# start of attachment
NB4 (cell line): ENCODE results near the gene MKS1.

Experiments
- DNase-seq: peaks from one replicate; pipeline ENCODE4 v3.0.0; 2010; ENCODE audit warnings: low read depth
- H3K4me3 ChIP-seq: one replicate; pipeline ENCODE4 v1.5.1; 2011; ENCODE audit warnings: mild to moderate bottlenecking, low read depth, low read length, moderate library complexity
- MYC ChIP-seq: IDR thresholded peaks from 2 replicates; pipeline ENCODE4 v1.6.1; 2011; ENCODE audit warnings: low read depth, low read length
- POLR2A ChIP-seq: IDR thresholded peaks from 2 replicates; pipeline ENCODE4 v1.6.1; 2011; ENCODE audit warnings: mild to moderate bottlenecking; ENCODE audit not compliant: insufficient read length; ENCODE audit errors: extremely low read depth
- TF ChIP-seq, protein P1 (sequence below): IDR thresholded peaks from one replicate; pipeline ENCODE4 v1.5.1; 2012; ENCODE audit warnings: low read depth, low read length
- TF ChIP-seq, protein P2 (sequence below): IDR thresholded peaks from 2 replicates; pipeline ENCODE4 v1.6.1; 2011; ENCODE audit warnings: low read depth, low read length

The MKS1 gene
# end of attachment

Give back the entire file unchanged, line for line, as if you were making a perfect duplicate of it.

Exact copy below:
NB4 (cell line): ENCODE results near the gene MKS1.

Experiments
- DNase-seq: peaks from one replicate; pipeline ENCODE4 v3.0.0; 2010; ENCODE audit warnings: low read depth
- H3K4me3 ChIP-seq: one replicate; pipeline ENCODE4 v1.5.1; 2011; ENCODE audit warnings: mild to moderate bottlenecking, low read depth, low read length, moderate library complexity
- MYC ChIP-seq: IDR thresholded peaks from 2 replicates; pipeline ENCODE4 v1.6.1; 2011; ENCODE audit warnings: low read depth, low read length
- POLR2A ChIP-seq: IDR thresholded peaks from 2 replicates; pipeline ENCODE4 v1.6.1; 2011; ENCODE audit warnings: mild to moderate bottlenecking; ENCODE audit not compliant: insufficient read length; ENCODE audit errors: extremely low read depth
- TF ChIP-seq, protein P1 (sequence below): IDR thresholded peaks from one replicate; pipeline ENCODE4 v1.5.1; 2012; ENCODE audit warnings: low read depth, low read length
- TF ChIP-seq, protein P2 (sequence below): IDR thresholded peaks from 2 replicates; pipeline ENCODE4 v1.6.1; 2011; ENCODE audit warnings: low read depth, low read length

The MKS1 gene